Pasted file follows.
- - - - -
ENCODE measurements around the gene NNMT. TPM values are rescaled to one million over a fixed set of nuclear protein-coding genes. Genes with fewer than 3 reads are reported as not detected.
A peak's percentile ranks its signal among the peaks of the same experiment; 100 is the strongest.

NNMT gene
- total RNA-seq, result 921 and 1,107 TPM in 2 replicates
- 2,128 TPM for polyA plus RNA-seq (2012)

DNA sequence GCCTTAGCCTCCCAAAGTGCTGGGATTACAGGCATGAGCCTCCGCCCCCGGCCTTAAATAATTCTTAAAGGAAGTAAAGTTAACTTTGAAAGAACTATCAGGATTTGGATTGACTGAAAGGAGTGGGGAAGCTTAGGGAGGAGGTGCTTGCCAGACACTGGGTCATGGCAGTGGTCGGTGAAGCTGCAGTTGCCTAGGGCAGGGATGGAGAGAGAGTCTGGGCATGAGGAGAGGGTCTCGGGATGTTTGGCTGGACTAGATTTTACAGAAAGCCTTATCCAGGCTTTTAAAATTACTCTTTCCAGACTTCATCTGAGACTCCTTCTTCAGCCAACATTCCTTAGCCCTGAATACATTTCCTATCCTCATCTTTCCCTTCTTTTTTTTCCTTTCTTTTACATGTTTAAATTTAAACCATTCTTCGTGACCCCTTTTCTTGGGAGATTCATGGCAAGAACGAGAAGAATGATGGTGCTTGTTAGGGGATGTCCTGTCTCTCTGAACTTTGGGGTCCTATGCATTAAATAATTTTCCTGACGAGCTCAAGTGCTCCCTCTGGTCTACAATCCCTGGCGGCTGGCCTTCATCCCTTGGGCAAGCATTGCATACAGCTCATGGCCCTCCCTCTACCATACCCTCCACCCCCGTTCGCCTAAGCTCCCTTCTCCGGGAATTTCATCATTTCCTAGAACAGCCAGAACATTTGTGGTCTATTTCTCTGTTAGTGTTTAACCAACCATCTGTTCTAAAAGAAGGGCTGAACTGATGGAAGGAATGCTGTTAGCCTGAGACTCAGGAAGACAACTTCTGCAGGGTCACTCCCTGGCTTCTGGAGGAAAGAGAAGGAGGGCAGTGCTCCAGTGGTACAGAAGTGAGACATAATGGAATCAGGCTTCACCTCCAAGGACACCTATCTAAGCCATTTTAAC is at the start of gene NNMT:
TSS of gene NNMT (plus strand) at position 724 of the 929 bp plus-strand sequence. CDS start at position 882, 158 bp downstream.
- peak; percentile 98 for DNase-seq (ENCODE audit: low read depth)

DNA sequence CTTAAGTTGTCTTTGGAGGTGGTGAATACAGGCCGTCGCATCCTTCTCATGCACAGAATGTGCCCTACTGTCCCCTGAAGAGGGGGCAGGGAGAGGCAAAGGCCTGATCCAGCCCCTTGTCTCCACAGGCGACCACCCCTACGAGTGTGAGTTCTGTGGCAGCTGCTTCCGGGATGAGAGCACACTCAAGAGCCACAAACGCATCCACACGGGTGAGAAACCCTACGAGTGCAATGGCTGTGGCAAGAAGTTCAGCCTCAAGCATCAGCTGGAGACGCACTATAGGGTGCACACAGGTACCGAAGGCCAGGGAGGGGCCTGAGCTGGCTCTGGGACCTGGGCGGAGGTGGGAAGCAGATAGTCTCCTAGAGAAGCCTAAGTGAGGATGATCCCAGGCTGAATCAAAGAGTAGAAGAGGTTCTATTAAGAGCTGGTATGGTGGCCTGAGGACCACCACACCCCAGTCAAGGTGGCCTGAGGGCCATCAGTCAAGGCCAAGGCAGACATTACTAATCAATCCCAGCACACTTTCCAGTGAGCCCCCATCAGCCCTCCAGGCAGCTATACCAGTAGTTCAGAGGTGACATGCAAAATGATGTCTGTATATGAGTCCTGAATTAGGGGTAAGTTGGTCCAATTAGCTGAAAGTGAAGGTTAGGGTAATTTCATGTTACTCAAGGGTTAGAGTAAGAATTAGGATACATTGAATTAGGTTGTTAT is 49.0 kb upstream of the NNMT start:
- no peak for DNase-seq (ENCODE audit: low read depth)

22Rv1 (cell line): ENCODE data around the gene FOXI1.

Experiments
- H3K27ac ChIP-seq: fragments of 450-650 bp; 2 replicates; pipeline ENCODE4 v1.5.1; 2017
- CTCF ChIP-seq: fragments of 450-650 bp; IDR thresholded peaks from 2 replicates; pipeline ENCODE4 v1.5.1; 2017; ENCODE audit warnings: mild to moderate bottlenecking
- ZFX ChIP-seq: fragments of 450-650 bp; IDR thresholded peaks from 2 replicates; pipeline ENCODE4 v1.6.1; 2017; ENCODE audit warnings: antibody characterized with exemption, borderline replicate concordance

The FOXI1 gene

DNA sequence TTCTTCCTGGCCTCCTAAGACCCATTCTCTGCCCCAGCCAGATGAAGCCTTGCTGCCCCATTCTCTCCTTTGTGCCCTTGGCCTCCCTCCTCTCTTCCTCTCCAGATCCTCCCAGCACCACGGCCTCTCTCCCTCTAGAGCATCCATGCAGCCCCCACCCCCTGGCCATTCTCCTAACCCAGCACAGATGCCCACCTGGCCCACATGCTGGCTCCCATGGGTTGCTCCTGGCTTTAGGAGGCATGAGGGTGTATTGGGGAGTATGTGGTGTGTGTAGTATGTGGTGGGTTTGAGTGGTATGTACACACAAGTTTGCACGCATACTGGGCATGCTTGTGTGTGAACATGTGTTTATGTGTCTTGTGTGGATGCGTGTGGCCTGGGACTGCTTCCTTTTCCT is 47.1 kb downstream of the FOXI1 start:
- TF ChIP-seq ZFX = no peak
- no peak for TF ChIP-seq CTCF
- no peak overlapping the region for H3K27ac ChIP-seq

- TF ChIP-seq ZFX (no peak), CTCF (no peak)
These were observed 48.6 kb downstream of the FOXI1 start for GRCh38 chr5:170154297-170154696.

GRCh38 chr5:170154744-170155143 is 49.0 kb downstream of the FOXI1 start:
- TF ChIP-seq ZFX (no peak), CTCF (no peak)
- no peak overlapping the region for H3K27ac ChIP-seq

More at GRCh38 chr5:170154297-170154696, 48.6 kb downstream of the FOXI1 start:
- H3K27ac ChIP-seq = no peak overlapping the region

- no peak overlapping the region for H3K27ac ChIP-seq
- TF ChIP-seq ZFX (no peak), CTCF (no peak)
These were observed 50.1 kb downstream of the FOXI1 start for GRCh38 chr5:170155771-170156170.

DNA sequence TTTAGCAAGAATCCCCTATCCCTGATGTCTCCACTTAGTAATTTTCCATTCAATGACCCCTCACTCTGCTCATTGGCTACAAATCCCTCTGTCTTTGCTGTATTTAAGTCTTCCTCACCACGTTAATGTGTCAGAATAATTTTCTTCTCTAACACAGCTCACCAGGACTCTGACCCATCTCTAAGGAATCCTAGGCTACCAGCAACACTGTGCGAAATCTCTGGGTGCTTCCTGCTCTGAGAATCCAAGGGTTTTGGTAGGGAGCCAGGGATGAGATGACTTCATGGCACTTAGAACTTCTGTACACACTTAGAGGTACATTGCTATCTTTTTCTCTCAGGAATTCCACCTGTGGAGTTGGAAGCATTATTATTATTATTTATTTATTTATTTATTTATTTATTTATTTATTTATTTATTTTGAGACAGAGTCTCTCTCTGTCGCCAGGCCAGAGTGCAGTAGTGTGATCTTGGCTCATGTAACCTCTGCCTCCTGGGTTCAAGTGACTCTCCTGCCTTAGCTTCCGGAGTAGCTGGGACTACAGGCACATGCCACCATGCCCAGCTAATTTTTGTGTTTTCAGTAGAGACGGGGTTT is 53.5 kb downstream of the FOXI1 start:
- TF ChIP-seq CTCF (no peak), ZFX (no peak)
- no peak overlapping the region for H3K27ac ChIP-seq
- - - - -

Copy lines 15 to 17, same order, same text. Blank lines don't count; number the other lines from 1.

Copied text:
- ZFX ChIP-seq: fragments of 450-650 bp; IDR thresholded peaks from 2 replicates; pipeline ENCODE4 v1.6.1; 2017; ENCODE audit warnings: antibody characterized with exemption, borderline replicate concordance

The FOXI1 gene

DNA sequence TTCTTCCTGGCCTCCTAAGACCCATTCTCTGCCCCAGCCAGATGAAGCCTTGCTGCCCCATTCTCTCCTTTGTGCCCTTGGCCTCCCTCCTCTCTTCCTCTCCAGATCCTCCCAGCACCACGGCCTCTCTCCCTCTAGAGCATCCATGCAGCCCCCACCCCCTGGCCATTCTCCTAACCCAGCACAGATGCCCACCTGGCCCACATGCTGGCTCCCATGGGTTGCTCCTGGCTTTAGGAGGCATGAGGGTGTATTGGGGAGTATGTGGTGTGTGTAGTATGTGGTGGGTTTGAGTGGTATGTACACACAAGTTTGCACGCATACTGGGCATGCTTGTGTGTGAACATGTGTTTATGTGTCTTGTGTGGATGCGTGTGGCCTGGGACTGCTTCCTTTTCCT is 47.1 kb downstream of the FOXI1 start: